NUCLEAR CLEAN up work worth between £65bn and £85bn is expected to be managed by a new government agency under plans being drawn by the Department of Trade & Industry (DTI).
A source close to the DTI said this week that plans for a government decommissioning agency to clean up Britain's ageing nuclear power and reprocessing plants would be announced imminently.
The so-called Liabilities Management Agency (LMA) will be government funded. It is expected to take charge of defunct nuclear infrastructure owned by the UK Atomic Energy Authority (UKAEA), British Nuclear Fuels (BNFL), Magnox Electric and British Energy.
'Liabilities' handed to the LMA will include disused reactors, fuel reprocessing, waste processing and storage facilities plus contaminated land. It is believed the LMA will also take over facilities which are still in use, but due to be decommissioned in the next 10 to 40 years.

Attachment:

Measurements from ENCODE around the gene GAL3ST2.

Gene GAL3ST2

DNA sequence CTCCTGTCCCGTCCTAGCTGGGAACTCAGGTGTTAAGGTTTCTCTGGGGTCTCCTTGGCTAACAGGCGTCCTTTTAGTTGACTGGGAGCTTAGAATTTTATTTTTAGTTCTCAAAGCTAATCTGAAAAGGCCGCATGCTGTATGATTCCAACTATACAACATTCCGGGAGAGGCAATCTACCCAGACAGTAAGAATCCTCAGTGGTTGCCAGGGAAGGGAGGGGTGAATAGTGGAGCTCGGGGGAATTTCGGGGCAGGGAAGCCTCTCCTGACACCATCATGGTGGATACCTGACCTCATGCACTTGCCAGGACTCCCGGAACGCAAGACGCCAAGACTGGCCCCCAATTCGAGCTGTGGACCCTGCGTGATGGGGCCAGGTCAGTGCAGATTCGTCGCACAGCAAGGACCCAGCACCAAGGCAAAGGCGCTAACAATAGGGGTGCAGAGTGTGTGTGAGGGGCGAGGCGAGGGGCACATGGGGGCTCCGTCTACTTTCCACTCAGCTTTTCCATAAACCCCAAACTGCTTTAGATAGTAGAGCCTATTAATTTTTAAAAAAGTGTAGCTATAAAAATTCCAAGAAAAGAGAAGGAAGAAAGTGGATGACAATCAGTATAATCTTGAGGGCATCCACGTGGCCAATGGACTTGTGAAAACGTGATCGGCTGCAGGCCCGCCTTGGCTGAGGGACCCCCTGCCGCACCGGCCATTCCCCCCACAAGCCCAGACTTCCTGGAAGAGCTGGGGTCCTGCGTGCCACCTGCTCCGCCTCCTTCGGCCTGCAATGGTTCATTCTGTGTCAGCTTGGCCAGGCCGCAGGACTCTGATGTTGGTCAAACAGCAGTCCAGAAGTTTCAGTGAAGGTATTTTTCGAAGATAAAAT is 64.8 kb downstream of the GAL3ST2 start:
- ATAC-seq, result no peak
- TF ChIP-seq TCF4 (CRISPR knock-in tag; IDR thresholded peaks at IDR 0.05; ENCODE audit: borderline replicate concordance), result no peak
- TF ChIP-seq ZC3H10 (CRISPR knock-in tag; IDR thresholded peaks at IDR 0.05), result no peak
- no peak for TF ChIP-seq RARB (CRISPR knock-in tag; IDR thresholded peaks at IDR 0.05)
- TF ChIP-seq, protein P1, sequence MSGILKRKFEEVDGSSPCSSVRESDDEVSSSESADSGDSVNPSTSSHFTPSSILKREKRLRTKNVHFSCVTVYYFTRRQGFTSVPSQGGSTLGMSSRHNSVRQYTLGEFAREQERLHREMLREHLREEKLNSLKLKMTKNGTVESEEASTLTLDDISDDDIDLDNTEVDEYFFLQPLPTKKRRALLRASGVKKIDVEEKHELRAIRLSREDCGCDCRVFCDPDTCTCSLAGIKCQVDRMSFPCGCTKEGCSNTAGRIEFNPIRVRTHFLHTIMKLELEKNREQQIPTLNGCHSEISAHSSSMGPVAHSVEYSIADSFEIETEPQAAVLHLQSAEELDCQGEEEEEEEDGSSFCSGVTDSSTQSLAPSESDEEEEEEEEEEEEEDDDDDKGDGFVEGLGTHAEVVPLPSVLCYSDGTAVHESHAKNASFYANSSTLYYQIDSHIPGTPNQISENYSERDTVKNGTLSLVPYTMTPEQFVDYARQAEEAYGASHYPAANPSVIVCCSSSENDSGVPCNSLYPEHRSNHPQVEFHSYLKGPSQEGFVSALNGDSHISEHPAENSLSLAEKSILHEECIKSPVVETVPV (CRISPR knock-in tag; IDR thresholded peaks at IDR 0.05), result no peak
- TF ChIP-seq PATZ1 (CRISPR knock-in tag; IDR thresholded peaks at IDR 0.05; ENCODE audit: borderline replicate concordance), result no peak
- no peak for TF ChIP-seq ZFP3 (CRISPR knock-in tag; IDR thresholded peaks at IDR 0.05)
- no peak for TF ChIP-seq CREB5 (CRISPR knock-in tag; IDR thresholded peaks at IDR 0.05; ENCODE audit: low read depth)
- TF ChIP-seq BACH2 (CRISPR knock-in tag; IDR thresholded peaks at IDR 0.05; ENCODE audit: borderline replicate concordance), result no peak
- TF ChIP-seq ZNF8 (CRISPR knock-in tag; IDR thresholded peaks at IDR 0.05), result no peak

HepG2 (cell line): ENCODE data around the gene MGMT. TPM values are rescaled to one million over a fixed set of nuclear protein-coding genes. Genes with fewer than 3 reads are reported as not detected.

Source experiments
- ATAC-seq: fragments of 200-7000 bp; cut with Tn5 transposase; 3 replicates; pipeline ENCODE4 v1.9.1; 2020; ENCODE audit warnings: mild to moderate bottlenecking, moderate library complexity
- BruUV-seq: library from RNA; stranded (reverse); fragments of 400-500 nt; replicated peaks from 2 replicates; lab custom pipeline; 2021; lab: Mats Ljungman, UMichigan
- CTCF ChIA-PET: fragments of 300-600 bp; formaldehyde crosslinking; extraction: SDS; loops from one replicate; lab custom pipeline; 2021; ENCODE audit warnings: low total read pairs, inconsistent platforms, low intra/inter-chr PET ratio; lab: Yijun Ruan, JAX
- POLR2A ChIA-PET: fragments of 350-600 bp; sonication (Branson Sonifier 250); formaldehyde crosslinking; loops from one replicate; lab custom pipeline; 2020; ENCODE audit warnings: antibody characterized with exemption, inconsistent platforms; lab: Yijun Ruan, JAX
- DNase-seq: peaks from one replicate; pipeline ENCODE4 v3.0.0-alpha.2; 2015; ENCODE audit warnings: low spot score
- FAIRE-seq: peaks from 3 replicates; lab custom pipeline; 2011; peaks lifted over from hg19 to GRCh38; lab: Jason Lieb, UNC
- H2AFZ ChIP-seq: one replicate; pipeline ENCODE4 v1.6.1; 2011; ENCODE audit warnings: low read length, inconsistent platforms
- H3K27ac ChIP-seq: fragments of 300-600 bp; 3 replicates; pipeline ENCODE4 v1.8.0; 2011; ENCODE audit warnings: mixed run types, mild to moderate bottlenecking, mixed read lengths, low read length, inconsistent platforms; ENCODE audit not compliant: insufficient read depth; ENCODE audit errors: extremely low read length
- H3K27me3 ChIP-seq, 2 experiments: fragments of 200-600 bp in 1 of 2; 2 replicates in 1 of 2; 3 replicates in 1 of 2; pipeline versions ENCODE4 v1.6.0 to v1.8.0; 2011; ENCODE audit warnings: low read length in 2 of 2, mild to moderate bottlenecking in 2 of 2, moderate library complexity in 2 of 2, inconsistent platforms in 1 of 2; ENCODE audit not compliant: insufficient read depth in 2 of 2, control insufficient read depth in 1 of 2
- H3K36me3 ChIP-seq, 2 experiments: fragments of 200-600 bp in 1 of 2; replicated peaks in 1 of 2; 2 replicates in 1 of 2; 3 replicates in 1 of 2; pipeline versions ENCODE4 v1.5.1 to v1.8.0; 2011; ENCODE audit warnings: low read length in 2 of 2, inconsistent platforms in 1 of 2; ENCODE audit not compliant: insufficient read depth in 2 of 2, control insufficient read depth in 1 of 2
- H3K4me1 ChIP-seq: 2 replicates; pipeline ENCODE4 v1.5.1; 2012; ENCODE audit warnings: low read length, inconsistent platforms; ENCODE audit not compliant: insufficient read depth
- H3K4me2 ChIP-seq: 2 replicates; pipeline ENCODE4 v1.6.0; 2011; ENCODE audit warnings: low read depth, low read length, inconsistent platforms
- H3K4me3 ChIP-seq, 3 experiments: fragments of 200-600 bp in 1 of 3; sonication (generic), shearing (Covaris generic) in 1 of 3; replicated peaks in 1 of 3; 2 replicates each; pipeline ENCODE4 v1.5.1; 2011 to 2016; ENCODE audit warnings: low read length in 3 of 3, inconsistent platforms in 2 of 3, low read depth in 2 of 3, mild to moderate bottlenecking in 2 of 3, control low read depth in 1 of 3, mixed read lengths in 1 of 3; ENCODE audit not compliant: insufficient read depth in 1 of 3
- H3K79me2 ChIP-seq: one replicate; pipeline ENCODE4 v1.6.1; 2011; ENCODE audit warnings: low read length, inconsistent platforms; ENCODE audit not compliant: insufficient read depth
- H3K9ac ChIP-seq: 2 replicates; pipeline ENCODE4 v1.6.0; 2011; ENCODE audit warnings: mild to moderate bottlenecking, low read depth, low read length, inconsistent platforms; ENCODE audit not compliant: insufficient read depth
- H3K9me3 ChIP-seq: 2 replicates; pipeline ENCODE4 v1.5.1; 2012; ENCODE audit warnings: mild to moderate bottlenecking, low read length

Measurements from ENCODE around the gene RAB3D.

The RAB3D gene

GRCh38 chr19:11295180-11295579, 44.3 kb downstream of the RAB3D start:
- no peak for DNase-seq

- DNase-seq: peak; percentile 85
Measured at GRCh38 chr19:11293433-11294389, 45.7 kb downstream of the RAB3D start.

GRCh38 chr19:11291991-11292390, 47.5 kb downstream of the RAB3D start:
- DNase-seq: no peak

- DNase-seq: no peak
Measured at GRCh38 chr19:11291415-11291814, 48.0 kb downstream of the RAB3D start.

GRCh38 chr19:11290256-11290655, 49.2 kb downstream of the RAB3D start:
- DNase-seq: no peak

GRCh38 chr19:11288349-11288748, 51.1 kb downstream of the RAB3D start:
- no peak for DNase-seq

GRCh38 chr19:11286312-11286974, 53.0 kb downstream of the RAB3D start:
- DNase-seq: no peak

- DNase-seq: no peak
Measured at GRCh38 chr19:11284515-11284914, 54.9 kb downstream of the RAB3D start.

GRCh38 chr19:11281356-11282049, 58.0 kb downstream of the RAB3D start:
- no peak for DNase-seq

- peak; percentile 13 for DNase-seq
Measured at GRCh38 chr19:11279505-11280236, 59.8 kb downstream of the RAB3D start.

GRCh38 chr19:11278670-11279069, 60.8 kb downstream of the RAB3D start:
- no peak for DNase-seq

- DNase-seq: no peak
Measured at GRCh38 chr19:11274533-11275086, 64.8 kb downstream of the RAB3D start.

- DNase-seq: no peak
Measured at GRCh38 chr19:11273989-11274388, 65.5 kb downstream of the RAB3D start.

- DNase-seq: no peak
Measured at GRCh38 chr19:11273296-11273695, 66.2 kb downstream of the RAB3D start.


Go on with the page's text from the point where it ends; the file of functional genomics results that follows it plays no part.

Most of the radioactive material is at BNFL sites with around 20% at UKAEA sites.
But creation of a single decommissioning body is seen by critics as a way to help the government to privatise nuclear reprocessor and power company BNFL. It will allow BNFL to offload billions of pounds of liabilities onto the taxpayer, making it more attractive to private investors.
Environmentalists fear the creation of the LMA would break the 'polluter pays' principle enshrined in the World Health Organisation's Basel Convention 1989.
However, bringing decommissioning under the control of a single body will make it easier to plan for long term storage or disposal of nuclear waste, said independent consultant John Large.